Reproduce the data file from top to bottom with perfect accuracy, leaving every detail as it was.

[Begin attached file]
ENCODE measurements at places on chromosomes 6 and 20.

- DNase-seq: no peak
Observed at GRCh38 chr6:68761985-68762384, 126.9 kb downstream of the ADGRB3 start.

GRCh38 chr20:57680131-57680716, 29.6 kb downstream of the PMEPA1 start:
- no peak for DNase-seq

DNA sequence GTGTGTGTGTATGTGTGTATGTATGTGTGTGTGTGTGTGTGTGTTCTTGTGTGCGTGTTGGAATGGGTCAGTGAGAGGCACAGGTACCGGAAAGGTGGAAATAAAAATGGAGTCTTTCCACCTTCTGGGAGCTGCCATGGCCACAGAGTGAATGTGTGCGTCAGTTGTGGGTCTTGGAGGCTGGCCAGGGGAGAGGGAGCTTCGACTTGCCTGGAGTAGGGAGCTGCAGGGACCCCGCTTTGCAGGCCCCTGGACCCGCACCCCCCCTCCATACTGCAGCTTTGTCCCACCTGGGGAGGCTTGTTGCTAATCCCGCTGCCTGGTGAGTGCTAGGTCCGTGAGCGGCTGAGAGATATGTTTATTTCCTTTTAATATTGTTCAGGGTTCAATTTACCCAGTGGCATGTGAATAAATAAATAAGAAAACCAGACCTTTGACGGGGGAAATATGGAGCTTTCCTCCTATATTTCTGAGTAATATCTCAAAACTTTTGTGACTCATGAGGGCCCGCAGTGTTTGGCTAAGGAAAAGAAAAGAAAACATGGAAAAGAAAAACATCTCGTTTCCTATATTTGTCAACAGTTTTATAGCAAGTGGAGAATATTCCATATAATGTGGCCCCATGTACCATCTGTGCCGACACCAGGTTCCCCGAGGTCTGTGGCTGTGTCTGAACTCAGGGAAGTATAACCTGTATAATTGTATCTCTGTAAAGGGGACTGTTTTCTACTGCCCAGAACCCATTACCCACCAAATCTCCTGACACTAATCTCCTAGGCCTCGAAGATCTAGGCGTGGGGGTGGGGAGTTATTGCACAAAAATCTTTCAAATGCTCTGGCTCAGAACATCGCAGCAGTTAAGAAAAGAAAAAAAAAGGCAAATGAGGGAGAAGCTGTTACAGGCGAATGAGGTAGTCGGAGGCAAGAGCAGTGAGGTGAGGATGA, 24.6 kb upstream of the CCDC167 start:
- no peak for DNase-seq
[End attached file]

ENCODE measurements at places on chromosomes 6 and 20.

- DNase-seq: no peak
Observed at GRCh38 chr6:68761985-68762384, 126.9 kb downstream of the ADGRB3 start.

GRCh38 chr20:57680131-57680716, 29.6 kb downstream of the PMEPA1 start:
- no peak for DNase-seq

DNA sequence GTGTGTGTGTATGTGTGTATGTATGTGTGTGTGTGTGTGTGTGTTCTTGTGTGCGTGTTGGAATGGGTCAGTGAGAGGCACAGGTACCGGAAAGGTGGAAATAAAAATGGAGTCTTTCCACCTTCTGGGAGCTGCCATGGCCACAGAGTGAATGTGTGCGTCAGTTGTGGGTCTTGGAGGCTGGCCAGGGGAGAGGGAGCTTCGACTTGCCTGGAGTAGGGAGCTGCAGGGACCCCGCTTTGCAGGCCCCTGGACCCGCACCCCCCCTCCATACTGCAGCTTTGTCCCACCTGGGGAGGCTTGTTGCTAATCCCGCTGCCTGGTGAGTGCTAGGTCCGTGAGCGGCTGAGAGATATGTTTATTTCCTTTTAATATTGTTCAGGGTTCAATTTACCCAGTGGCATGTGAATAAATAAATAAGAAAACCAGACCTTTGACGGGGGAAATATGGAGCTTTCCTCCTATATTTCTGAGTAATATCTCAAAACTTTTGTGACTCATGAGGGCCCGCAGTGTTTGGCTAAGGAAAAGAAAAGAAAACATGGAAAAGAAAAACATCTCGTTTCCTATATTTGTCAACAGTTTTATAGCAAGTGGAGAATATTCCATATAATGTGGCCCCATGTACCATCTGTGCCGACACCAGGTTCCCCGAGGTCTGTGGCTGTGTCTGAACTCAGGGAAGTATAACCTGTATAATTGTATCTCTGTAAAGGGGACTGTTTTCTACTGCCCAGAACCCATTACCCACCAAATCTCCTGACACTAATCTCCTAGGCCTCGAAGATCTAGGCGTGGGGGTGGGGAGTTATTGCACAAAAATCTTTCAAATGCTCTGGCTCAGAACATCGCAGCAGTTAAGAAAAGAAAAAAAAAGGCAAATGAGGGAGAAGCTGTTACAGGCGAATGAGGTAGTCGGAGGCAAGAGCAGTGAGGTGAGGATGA, 24.6 kb upstream of the CCDC167 start:
- no peak for DNase-seq